Aspen Insurance Holdings to Sell Preferred

Aspen Insurance Holdings (NYSE:AHL) has announced a new non-cumulative preferred share offering.

The issue is perpetual and will have an optional redemption date starting in 2024.

The issue will trade under the permanent ticker of AHL-E once trading begins on the NYSE. We await the OTC temporary ticker as it will trade on the Grey market first.

We expect these shares will be low investment grade.

The company has 2 current outstanding preferred issues which can be seen here.

The preliminary prospectus can be read here.

11 thoughts on “Aspen Insurance Holdings to Sell Preferred”

  1. Offshore insurance company owned by private equity. I am going to overlook the rating agencies and say neeeh. I’ll just keep the junk I already got. Be fun to see where it trades though, people sure were ginned up a couple weeks ago.

  2. Could have bought AHL-D yesterday in the $25.20 area. Unless you can get this early and under par, don’t see teh great allure here.

  3. Just took a cursory 10 minute tour on Aspen. My info here may be wrong, but do your own DD:
    No common so no common div. coverage of prefs. All common bot by Apollo in Feb. for 2.6? billion. Where’s the cash? Have run losses recent quarters, one division has over 100% ratio. I know insurance books run separate from corporate books and insurance losses are somewhat usual.
    Seems hard to get full story, besides AHL-D looks just about as good and has a longer call coverage. Doesn’t seem to be a hurry to own and may not get the hopeful quick bump in price premium for trading out like so many issues lately.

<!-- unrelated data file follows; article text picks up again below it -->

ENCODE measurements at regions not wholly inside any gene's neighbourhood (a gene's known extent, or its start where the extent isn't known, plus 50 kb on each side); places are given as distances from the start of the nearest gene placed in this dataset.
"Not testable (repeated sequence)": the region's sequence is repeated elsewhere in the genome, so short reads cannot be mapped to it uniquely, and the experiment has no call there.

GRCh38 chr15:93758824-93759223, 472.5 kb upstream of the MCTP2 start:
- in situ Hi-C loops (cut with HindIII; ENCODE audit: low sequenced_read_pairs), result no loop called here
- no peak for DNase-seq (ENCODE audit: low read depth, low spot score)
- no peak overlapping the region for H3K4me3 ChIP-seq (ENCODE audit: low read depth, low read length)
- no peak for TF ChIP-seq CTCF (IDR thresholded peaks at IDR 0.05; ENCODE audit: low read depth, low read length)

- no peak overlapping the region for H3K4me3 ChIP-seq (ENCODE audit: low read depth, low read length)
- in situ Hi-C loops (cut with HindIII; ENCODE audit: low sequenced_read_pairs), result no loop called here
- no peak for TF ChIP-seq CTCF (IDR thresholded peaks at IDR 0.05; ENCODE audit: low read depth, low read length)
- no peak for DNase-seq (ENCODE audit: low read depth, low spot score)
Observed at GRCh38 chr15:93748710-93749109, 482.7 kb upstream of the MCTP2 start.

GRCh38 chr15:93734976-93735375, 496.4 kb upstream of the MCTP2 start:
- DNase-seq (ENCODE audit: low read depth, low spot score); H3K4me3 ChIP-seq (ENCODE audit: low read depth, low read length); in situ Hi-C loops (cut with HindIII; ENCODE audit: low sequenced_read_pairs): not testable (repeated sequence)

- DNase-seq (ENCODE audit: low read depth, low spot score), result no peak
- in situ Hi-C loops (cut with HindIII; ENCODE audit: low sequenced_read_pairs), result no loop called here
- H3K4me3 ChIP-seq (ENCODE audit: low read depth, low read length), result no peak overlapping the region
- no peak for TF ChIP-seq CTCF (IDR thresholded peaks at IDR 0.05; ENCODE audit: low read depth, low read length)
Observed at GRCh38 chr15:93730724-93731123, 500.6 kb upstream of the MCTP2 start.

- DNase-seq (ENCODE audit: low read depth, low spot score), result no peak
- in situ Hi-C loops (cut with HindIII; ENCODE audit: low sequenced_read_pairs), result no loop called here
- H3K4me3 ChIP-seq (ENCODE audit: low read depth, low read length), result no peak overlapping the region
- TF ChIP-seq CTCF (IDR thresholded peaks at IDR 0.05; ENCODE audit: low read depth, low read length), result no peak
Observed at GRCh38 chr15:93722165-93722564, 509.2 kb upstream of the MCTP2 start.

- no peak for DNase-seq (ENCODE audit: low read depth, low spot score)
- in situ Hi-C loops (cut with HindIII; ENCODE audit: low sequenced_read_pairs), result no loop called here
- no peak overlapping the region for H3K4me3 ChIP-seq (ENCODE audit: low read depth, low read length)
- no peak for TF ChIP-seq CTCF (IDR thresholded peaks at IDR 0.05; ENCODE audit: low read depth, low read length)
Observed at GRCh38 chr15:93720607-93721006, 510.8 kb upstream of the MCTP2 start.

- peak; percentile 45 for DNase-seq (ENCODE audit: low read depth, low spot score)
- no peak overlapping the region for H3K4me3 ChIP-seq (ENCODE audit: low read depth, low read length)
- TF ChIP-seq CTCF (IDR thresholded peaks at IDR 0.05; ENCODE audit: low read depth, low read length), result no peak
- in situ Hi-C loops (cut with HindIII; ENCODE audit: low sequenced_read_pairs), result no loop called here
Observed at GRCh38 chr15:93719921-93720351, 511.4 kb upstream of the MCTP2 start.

Seems they are working through a lot over the last few years, unclear relationship to APO. Tell me what you know/find. TD showing 162k shares trades, no indication, no order palcements yet.
    Need a bigger view. JA

    1. I know AHL is not the only company in this situation. But is anyone else a little nervous to own a non-cumulative preferred where the common owners don’t need a dividend? Commons shareholders of utilities, banks, insurance companies, REITs, mREITs all expect dividends on their common, and will pound management into submission if they don’t get their dividend. But Apollo doesn’t need the cash flow, and could be quite content letting cash and profits accumulate in the subsidiary for many quarters. So the issuer is essentially paying dividends out of the goodness of its heart? I understand that their other preferred securities have consistently paid dividends, and they would lose credibility in the market if they ever stopped. But with most other companies, management is probably thinking they will lose their jobs if they don’t pay a dividend on the common.
      Should I be thinking about it differently?

  4. Tim, could you make a sticky post defining the various credit ratings? For those of us who don’t have such things memorized, it would be very helpful as a reference.

Leave a Reply

Your email address will not be published. Required fields are marked *